Broadway begins at the Battery and ends near an odd spot in northern Manhattan once referred to Tubby Hook. It’s likely you know some of the story of the Battery — its transformation from a military outpost and immigrant depot to a hugely popular park — but probably nothing at all of Tubby Hook (from the Dutch ‘Tobbe Hoek’), the land which became Inwood.
Between the Battery and Tubby Hook, the boulevard of Broadway runs the length of 13 miles, through neighborhoods of varying style and prestige, passing by a summary of almost 400 years of New York City history.
A History of New York City in Thirteen Miles
By Fran Leadon
W.W. Norton & Company
Broadway wears the layers of metropolitan progress like the rings of an old tree. As the central spine of city affairs — at least until it bows west at Central Park — Broadway represents New York’s universal appeal, the destination for all classes, even in the Gilded Age. Fifth Avenue was close to Broadway, as was the Bowery and its residents. Its grid-breaking meander up Manhattan allowed for the creation of unique public spaces, its very ‘broad’-ness for bold and flashy architecture and signage.
Fran Leadon, an architect and co-author of fifth edition of the AIA Guide to New York City, is a perfect biographer for Broadway, a main character in the development of one of the world’s great cities. His book is dense, richly written and researched, loaded with a million fun anecdotes.
In a way, Broadway lacks the personality of a Bowery or a Fifth Avenue; Broadway is, for the most part, everything that New York City is. (Everything but the ports, that is. The same treatment of the Manhattan waterfront would present a starkly different tale.) The book is arranged south to north — carved into 13 section, one for each mile — and the density of material, especially in the first half, can be overwhelming.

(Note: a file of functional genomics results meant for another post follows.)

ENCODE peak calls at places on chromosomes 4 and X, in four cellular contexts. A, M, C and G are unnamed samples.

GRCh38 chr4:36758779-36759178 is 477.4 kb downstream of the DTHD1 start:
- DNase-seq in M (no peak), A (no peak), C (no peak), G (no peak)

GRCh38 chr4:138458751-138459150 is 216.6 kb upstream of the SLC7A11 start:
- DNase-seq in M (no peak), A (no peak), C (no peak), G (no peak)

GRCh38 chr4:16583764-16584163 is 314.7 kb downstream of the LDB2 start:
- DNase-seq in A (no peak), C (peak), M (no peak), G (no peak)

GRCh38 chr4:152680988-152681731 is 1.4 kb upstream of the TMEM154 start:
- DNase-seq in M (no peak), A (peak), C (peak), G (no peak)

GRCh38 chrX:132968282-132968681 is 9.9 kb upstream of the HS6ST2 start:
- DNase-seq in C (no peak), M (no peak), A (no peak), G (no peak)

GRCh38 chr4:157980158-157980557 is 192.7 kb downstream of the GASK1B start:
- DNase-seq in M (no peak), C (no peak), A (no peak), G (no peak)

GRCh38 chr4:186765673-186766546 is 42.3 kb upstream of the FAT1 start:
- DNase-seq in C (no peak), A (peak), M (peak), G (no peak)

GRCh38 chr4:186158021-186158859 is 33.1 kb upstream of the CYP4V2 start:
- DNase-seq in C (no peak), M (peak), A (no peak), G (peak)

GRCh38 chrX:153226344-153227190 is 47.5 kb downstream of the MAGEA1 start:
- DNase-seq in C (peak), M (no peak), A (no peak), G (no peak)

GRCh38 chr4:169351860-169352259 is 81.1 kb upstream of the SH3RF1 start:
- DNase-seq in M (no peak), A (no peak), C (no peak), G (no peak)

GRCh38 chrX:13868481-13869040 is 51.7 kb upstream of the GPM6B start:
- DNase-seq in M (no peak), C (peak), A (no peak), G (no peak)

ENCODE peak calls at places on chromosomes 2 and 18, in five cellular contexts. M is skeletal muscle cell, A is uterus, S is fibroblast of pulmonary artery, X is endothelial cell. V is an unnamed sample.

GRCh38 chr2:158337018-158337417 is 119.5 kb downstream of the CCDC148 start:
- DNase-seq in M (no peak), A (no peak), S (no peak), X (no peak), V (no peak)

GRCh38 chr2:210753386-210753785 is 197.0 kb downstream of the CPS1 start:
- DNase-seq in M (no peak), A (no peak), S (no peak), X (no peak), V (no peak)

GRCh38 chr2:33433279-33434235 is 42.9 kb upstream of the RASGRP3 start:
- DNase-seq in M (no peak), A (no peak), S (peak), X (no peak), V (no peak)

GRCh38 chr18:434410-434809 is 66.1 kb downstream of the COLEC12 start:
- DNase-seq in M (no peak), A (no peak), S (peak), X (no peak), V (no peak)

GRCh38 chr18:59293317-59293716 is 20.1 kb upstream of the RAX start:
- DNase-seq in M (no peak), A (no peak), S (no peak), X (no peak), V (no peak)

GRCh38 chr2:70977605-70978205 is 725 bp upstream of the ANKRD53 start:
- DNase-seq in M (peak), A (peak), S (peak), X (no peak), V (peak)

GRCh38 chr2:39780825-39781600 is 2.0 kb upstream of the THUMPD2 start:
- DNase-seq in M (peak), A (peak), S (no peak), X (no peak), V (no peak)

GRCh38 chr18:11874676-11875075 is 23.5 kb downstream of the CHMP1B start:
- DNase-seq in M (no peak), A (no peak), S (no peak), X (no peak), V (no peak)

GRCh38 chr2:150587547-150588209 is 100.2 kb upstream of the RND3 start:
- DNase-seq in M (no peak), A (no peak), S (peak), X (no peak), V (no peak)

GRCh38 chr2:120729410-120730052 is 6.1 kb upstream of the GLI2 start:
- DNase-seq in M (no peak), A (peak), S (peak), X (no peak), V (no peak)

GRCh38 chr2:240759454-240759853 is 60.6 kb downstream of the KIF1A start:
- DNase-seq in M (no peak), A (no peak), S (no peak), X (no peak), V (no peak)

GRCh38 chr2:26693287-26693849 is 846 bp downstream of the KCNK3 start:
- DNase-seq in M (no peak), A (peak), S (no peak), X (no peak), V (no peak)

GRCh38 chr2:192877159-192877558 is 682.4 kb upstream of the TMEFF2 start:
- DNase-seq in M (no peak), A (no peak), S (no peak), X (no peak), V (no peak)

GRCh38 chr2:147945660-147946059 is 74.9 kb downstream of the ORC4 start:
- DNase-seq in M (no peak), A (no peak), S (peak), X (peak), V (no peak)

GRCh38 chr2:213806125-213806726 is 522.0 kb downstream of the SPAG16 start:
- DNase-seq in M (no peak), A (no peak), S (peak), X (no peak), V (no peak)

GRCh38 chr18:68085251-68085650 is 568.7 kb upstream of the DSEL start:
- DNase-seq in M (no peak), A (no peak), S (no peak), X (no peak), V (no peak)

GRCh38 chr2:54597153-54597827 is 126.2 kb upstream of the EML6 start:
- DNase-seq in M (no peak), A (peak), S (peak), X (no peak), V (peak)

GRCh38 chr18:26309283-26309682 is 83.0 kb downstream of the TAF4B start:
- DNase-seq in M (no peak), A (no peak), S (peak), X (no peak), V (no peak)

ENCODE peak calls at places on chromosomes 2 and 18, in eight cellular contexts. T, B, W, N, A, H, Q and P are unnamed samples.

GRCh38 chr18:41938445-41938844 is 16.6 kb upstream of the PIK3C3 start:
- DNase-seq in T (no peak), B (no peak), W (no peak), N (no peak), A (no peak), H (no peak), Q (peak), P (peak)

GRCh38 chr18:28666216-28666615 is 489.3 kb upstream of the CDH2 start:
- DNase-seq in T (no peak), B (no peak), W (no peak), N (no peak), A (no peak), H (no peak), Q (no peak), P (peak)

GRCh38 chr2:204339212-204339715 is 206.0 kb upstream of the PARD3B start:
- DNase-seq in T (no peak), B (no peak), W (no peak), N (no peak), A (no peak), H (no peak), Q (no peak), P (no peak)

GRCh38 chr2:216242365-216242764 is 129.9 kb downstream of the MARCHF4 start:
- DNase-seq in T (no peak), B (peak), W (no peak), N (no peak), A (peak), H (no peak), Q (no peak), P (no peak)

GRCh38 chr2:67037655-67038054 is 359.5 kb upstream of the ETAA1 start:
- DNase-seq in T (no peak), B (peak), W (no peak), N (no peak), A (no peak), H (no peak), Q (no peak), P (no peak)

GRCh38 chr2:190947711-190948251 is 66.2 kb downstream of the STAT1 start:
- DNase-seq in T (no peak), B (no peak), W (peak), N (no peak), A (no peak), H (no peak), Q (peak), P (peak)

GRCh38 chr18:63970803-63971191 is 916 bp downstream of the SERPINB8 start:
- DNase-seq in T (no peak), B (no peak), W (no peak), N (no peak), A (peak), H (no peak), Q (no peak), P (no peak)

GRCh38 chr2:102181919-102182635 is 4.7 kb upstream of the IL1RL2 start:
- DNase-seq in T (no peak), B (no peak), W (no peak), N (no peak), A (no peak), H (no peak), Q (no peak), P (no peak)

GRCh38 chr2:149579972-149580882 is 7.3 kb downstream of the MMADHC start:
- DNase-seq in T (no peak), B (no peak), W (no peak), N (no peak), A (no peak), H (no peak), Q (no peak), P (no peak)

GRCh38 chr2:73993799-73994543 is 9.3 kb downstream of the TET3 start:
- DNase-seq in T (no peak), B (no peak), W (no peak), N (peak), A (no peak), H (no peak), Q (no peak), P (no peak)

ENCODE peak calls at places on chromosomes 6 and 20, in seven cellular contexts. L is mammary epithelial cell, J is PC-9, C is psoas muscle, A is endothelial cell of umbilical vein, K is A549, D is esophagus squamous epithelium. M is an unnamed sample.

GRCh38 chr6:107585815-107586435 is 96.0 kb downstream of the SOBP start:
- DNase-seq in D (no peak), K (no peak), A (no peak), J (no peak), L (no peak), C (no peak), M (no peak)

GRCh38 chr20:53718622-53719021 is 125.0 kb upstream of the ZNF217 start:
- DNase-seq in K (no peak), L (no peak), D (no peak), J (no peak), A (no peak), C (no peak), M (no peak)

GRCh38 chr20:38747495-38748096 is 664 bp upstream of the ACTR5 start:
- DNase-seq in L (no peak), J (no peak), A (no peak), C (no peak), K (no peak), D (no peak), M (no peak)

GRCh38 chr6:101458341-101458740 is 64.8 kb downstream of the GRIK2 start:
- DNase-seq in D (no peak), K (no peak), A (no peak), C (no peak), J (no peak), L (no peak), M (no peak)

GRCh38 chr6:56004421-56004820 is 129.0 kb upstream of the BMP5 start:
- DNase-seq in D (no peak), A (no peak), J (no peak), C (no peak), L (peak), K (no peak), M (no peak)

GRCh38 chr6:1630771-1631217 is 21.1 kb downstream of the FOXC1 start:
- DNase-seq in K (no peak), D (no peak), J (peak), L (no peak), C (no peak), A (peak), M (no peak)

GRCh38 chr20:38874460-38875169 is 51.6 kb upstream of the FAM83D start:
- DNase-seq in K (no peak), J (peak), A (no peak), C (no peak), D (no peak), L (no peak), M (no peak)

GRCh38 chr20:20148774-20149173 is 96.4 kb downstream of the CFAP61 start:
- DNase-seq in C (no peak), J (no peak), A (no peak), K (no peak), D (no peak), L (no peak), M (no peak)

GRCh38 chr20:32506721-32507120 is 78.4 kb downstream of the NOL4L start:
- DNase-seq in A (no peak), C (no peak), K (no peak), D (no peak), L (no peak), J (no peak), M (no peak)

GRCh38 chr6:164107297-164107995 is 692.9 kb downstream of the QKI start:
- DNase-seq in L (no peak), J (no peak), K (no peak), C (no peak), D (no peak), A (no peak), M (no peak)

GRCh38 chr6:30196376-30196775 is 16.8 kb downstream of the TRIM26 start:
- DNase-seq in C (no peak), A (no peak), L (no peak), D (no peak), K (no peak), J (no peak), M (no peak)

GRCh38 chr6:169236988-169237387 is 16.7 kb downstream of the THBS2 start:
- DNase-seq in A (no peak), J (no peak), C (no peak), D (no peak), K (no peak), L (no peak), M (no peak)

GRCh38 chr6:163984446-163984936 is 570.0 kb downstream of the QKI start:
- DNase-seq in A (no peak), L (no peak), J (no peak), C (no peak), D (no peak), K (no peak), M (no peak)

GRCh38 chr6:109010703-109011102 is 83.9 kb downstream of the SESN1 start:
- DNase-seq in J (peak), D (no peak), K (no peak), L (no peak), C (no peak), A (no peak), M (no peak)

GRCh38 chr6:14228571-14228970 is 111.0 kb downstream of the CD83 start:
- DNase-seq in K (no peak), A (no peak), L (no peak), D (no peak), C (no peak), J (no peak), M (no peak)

Especially when you consider that the story of Broadway is still in process. As new architecture transforms the city once gain, Broadway reminds us of the deep prominence this road still holds in the American imagination — for commerce, for politics, for the musical form which bears its name.
“Broadway is always being built, but it is never finished,” said journalist Junius Henri Browne in 1868. “The structures that were deemed stately and magnificent a few years ago are constantly disappearing, and the new and more splendid ones are rising in their places.”
Images at top — Broadway by Augustus Kollner, 1850; photograph of Broadway at Union Square 1898, both courtesy Museum of the City of New York